A tale of four seats

Four new campaign updates for the ever-burgeoning House of Representatives guide. Once again, the action begins in the electorate of …

Wentworth (NSW, Liberal 7.9%): The Greens announced that the order of their preference recommendation would be Labor’s David Patch, followed by independent Peter King, and then Malcolm Turnbull. The importance of Greens preference allocations is often over-rated, since their voters overwhelmingly favour Labor over the Coalition regardless of what the card says. However, the party’s formal preference might influence Greens voters who were less clear on who they preferred out of Labor and Peter King. King obviously thought so, as he unsuccessfully courted the Greens with a series of environmental policy announcements he was in no danger of ever having to act upon. King now faces a greater struggle to achieve his aim of overhauling Labor and then securing victory over Turnbull with their preferences. On Tuesday, The Australian reported that "recent internal ALP polling" had Turnbull on 30 per cent, Patch on 27 per cent and King on 25 per cent. For Patch and King, these are identical results to those in an ACNielsen poll last week, but Turnbull is 4 per cent lower. Both suggest the split of King’s preferences will decide the outcome between Turnbull and Patch.

Fairfax (Qld, Liberal 9.5%): For the second time in less than a week, Labor candidate Ivan Molloy has been at the centre for a firestorm that knocked Labor "off-message" in an important phase in the campaign. On Tuesday the Courier Mail published a photo taken in the Philippines in 1983 that showed Molloy bearing a sub-machine gun and standing next to a similarly equipped local whom the Mail claimed to be a member of the Moro National Liberation Front, a Marxist rebel group with roots in the same soil as the troublesome Moro Islamic Liberation Front. Molloy seems to have conducted legitimate and indeed quite remarkable academic research through his penetration of this organisation, but it appears he sensed the subtleties of the matter were doomed to be lost and gave his party a questionable assurance that he had had no dealings with extremist Muslim organisations. The controversy prompted Mark Latham’s most embarrassing gaffe of the campaign when he confused his candidate with similarly named serial killer Ivan Milat, but most would have been impressed by his sure-footed recovery.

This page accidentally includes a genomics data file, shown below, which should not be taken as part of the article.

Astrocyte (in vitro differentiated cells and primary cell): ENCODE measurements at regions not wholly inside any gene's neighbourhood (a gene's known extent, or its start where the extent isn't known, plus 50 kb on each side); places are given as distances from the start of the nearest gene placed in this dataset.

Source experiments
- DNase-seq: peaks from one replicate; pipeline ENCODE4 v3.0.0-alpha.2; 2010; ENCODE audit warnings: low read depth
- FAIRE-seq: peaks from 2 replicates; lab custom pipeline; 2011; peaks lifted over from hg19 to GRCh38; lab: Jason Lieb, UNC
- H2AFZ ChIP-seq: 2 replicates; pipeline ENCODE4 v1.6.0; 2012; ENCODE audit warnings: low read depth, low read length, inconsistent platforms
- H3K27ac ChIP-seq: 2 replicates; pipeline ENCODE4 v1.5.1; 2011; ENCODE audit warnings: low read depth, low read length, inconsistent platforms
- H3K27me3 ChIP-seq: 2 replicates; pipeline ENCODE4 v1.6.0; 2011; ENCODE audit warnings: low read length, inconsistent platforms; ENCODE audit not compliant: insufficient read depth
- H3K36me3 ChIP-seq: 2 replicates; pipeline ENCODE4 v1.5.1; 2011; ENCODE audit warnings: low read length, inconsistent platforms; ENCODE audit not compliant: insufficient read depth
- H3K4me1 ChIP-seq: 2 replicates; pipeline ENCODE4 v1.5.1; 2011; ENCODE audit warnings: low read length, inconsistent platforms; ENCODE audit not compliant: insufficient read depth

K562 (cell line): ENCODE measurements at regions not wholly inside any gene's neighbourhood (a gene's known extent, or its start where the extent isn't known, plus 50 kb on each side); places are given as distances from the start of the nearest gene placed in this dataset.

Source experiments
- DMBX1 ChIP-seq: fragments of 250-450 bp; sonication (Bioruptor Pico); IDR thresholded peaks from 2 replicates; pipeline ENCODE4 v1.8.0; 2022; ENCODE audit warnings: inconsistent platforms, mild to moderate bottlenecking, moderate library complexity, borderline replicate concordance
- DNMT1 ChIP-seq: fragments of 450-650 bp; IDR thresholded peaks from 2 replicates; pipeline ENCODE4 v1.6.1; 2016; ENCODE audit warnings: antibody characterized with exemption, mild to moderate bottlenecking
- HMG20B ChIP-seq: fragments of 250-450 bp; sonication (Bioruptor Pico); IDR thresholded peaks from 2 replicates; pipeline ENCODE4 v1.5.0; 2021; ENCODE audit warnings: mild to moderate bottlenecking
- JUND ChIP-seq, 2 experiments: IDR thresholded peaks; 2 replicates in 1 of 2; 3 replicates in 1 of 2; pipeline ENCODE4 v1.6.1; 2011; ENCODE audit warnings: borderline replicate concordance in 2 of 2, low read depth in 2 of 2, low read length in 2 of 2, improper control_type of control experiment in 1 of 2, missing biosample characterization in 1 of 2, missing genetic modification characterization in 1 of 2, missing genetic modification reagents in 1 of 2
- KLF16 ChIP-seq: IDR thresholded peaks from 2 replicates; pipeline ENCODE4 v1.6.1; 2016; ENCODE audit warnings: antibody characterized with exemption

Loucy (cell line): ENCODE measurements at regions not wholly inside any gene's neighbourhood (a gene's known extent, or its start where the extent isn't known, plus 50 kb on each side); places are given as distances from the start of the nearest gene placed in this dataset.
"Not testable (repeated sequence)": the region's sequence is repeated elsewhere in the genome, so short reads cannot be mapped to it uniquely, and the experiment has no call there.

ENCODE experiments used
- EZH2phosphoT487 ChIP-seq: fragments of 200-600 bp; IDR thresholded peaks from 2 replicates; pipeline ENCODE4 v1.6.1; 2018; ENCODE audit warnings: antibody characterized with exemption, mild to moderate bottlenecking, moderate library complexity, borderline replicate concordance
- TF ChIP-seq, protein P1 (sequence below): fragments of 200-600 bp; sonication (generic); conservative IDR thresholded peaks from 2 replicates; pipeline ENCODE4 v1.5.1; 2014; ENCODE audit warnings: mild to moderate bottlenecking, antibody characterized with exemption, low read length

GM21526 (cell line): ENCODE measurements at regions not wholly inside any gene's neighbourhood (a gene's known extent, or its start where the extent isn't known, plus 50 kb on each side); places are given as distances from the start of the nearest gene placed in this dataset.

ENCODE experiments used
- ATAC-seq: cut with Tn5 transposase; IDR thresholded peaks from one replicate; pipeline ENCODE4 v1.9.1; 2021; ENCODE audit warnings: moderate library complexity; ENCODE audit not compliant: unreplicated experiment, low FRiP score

Greenway (NSW, Labor 3.2%): An article by Paul Sheehan in the Sydney Morning Herald on Monday took Labor candidate Ed Husic to task for his near-total media silence, specifically his persistent refusal to speak to either Sheehan or to the The Bulletin for an article it ran on Greenway earlier in the campaign. Sheehan contrasts this with the highly fancied Liberal candidate, Louise Markus, who promptly agreed to an hour-long interview as would be expected of a candidate who was taking her campaign seriously. Husic’s reticence is unusual given his background as PR flack for state-owned Integral Energy, but Sheehan reports that the real story behind his preselection was his background in "the Labor right faction which dominates the Communications Electrial and Plumbing Union", with whom Sheehan has had a troubled relationship.

Riverina (NSW, Nationals 19.9%): Nationals member Kay Hull has twice caused the Coalition embarrassment in the part fortnight. On Tuesday Hull said she would cross the floor to vote down the sale of Telstra if the numbers were such that her vote would prove decisive. Hull was one of a number of National Party MPs who publicly agonised over the party’s decision to fall in behind the Liberals on the Telstra sale legislation that came before the House last year and she eventually abstained from the vote after moving an amendment to have the matter put to a referendum, which failed to get a seconder. Last week Hull suggested that those who could afford to do so should be made to pay fees to send their children to public schools.

Author: William Bowe

William Bowe is a Perth-based election analyst and occasional teacher of political science. His blog, The Poll Bludger, has existed in one form or another since 2004, and is one of the most heavily trafficked websites on Australian politics.